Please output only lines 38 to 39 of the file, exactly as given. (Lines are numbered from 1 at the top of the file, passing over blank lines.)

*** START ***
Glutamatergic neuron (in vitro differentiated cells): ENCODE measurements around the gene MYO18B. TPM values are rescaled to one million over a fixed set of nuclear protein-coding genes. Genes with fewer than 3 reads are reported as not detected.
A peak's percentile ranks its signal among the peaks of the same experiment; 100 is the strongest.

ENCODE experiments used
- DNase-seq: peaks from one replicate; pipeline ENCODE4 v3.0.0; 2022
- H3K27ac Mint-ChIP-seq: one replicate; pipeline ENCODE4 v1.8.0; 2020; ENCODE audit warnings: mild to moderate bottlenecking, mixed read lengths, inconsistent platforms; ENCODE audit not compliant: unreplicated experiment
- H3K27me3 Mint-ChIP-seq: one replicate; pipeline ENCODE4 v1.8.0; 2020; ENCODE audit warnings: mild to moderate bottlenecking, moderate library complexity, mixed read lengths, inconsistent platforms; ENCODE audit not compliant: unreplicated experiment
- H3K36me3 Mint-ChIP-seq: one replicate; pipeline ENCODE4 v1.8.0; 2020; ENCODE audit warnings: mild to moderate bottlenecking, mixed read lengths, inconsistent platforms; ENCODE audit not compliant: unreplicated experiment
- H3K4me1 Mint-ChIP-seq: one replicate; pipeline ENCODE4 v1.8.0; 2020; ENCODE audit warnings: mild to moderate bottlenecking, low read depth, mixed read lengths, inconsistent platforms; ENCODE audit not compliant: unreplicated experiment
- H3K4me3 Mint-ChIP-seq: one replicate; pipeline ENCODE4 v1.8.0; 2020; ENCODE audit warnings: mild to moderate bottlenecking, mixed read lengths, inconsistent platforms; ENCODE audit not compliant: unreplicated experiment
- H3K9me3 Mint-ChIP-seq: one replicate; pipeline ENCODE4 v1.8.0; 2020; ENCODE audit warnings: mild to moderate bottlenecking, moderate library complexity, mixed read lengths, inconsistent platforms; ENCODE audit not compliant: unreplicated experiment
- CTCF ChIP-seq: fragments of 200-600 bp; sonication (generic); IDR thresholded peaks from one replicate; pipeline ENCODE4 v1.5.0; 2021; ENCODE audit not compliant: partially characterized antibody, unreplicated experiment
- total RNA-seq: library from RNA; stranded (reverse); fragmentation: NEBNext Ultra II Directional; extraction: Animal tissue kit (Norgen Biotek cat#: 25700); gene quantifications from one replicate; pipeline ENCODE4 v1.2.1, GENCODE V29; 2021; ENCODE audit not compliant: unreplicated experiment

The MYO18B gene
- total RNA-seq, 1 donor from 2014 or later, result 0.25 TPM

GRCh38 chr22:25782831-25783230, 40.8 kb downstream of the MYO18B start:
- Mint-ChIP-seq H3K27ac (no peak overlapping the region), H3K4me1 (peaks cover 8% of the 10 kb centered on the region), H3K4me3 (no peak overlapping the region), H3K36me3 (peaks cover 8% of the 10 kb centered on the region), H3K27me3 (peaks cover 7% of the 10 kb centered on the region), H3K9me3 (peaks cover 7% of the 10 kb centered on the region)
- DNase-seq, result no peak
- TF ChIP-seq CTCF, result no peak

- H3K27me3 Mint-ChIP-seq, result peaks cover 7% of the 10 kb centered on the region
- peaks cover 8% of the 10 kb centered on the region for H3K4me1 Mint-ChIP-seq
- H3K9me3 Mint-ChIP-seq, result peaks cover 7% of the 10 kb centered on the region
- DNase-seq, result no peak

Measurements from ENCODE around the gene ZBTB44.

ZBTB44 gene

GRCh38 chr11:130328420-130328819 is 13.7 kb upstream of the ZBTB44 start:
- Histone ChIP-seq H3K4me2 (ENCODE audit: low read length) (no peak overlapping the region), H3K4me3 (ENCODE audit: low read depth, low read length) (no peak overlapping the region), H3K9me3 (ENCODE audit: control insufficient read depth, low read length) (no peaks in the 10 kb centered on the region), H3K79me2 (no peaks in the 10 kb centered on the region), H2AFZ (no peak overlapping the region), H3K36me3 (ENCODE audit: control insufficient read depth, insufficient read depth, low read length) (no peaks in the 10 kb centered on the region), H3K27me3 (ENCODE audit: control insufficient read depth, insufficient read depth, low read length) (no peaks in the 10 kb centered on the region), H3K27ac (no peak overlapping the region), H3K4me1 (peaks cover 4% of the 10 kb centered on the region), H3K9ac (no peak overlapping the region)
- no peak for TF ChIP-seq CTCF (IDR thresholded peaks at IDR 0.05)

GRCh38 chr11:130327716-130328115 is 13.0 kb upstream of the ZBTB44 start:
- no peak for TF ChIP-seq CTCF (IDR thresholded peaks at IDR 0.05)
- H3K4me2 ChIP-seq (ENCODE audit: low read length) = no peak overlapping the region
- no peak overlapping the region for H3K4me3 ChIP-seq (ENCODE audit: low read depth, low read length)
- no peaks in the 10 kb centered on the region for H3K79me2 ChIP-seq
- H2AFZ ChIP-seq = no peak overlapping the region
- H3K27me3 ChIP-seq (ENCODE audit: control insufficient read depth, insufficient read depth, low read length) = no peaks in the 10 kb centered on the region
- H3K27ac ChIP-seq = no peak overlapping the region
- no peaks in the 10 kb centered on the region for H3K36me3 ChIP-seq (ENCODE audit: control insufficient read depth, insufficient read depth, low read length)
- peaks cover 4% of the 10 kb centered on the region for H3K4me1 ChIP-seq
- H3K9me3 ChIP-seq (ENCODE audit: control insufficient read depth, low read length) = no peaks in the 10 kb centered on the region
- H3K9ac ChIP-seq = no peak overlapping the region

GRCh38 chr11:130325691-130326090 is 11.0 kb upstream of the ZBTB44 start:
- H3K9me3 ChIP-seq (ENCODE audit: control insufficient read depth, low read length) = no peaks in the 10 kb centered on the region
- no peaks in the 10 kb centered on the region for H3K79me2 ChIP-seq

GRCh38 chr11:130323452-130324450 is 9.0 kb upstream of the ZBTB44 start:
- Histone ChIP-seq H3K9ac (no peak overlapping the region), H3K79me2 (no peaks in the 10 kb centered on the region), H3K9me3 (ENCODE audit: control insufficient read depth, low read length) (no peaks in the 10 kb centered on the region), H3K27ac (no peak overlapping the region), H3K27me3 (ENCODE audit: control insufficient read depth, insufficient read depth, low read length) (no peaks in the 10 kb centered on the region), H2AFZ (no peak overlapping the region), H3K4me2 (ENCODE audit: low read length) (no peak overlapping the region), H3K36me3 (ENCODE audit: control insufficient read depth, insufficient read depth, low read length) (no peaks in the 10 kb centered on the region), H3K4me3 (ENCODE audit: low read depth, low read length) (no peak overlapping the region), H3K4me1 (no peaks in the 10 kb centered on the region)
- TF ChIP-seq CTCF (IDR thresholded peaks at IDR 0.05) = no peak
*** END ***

- H3K9me3 ChIP-seq (ENCODE audit: control insufficient read depth, low read length) = no peaks in the 10 kb centered on the region
- H3K9ac ChIP-seq = no peak overlapping the region